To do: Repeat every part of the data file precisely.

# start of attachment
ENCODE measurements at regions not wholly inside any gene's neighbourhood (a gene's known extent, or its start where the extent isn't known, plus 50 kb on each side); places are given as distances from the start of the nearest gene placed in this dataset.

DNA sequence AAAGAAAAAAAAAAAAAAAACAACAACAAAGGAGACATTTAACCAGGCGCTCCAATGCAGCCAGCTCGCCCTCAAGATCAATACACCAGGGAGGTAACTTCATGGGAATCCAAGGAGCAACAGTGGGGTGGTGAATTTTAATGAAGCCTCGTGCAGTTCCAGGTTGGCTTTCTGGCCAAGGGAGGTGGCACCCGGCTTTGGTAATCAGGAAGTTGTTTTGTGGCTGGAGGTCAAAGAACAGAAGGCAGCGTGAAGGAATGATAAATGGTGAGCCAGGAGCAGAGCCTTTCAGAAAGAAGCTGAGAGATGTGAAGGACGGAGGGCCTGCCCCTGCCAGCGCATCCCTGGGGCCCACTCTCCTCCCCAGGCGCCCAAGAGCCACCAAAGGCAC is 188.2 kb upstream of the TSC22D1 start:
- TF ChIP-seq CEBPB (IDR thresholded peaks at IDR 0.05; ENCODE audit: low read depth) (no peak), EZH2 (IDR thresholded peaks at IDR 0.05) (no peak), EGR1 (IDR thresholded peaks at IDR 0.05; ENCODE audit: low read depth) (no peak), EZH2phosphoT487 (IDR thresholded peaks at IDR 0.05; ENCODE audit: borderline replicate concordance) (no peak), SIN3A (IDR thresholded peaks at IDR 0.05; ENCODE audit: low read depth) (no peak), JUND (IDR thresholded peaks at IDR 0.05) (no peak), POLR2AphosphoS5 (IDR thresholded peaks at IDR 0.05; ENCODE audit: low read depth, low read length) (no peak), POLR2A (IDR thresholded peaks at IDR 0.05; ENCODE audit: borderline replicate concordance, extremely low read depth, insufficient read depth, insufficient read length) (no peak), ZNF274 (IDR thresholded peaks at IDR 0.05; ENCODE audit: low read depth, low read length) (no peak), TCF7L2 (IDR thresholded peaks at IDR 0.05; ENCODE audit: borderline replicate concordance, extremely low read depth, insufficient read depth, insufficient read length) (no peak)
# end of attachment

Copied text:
ENCODE measurements at regions not wholly inside any gene's neighbourhood (a gene's known extent, or its start where the extent isn't known, plus 50 kb on each side); places are given as distances from the start of the nearest gene placed in this dataset.

DNA sequence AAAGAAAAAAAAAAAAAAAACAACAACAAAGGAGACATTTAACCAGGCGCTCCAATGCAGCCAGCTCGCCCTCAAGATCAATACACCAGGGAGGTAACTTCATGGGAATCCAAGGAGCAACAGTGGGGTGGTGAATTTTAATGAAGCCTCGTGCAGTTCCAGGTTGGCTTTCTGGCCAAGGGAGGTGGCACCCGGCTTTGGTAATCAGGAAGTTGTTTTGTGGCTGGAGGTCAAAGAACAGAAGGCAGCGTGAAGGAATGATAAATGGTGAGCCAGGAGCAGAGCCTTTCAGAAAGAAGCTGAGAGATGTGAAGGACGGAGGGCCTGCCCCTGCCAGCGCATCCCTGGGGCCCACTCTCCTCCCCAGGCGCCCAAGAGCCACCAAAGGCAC is 188.2 kb upstream of the TSC22D1 start:
- TF ChIP-seq CEBPB (IDR thresholded peaks at IDR 0.05; ENCODE audit: low read depth) (no peak), EZH2 (IDR thresholded peaks at IDR 0.05) (no peak), EGR1 (IDR thresholded peaks at IDR 0.05; ENCODE audit: low read depth) (no peak), EZH2phosphoT487 (IDR thresholded peaks at IDR 0.05; ENCODE audit: borderline replicate concordance) (no peak), SIN3A (IDR thresholded peaks at IDR 0.05; ENCODE audit: low read depth) (no peak), JUND (IDR thresholded peaks at IDR 0.05) (no peak), POLR2AphosphoS5 (IDR thresholded peaks at IDR 0.05; ENCODE audit: low read depth, low read length) (no peak), POLR2A (IDR thresholded peaks at IDR 0.05; ENCODE audit: borderline replicate concordance, extremely low read depth, insufficient read depth, insufficient read length) (no peak), ZNF274 (IDR thresholded peaks at IDR 0.05; ENCODE audit: low read depth, low read length) (no peak), TCF7L2 (IDR thresholded peaks at IDR 0.05; ENCODE audit: borderline replicate concordance, extremely low read depth, insufficient read depth, insufficient read length) (no peak)